The research attracted much media attention, with headlines such as "Can You Catch Alzheimer's?" But many healthcare organizations issued statements playing down the findings, emphasizing that there was no evidence of transmission of amyloid proteins from blood transfusion or surgical procedures.

In a statement on the research, Eric Karran, PhD, director of research at Alzheimer's Research UK, said, "Previous research has suggested that the amyloid protein may behave in a similar way to the prion protein responsible for CJD, but this study provides evidence that amyloid could also be passed between humans through contaminated brain tissue."

"While the findings sound concerning, it's important to remember that human-derived hormone injections are no longer used. It's unusual for people of the ages studied in this research to have amyloid in the brain, but we don't know whether they would have gone onto develop Alzheimer's and there is currently no evidence that people who received human-derived growth hormone have a higher rate of the disease."

"The findings are from a very small number of people, but deserve further detailed investigation of those who received these transplants. The study highlights the potential for research into prion and CJD to provide important insights into diseases like Alzheimer's too. It will also be important to investigate whether proteins linked to other neurodegenerative diseases, including other forms of dementia, could be transmitted in a similar way."

Dr Karran added: "Current measures in place to limit contamination with the prion protein and minimize CJD risk from hospital procedures are very rigorous and the risk of developing CJD from surgical contamination is extremely low. While it will be important for further studies to explore any potential implications of today's research, there is currently no evidence to suggest that the amyloid protein could be passed through dental surgery or blood transfusions. The biggest risk factor for Alzheimer's is age, along with genetic and lifestyle factors. If further research was to confirm a link between historical tissue contamination and Alzheimer's, it would only likely be relevant to a tiny proportion of the total number of people affected."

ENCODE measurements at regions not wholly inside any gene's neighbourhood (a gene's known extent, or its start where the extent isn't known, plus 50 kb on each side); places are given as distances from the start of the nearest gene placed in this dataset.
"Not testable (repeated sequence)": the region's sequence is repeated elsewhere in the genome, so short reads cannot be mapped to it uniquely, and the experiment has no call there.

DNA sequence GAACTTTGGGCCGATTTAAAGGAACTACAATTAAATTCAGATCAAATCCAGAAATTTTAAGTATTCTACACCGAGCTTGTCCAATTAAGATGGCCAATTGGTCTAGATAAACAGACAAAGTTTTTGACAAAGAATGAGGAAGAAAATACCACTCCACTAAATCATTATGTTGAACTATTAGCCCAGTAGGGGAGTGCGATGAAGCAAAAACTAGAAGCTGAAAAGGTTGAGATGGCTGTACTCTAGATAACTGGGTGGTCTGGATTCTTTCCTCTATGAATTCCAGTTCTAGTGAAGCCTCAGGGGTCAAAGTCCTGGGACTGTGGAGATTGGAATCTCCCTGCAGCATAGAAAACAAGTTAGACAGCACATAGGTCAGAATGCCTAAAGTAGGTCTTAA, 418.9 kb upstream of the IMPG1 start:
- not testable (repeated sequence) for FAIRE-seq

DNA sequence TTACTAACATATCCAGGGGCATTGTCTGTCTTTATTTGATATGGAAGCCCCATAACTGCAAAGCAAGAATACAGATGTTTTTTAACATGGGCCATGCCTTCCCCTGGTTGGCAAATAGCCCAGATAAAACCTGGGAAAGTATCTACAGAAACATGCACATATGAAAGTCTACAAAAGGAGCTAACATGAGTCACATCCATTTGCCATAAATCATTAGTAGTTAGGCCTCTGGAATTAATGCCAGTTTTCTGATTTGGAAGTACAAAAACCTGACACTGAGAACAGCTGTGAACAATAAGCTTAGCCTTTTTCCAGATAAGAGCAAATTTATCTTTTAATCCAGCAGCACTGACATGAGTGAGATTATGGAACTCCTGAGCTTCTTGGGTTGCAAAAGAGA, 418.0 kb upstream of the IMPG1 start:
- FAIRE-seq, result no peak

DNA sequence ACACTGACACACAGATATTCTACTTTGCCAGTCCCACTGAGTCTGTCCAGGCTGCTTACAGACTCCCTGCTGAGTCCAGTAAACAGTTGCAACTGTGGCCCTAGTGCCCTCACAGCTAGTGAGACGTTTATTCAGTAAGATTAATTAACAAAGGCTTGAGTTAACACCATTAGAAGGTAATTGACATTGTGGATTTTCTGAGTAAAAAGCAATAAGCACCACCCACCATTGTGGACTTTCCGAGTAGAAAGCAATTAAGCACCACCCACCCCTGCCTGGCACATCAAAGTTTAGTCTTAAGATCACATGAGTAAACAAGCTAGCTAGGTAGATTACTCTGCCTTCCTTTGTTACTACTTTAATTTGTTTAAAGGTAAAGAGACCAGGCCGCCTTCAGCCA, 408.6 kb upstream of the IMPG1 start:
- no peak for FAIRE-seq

In an accompanying editorial published as "News & Views" in Nature, Mathias Jucker, PhD, University of Tübingen, Germany, and Lary C. Walker, PhD, Emory University, Atlanta, Georgia, also reassure that this suggested transmission of amyloid β pathology occurred in the uncommon context of long-term treatment with cadaver-derived HGH.

"So far, there is no indication that Alzheimer's disease can be transmitted between people under ordinary circumstances. Furthermore, the replacement of cadaver-derived HGH by genetically engineered growth hormone has eliminated the risk that growth-hormone treatment will inadvertently transmit brain disorders between humans," they write.

"However, it is conceivable that the human transmission of Aβ seeds can occur under other conditions, which must now be carefully defined," they caution.

They conclude that the current findings "should stimulate new research in this direction, and, more generally, will inspire further investigation into the mechanisms that govern the formation, transmissibility and toxicity of misfolded protein seeds in neurodegenerative diseases."

Nature. 2015;525:247-250, 193-194. Full text Editorial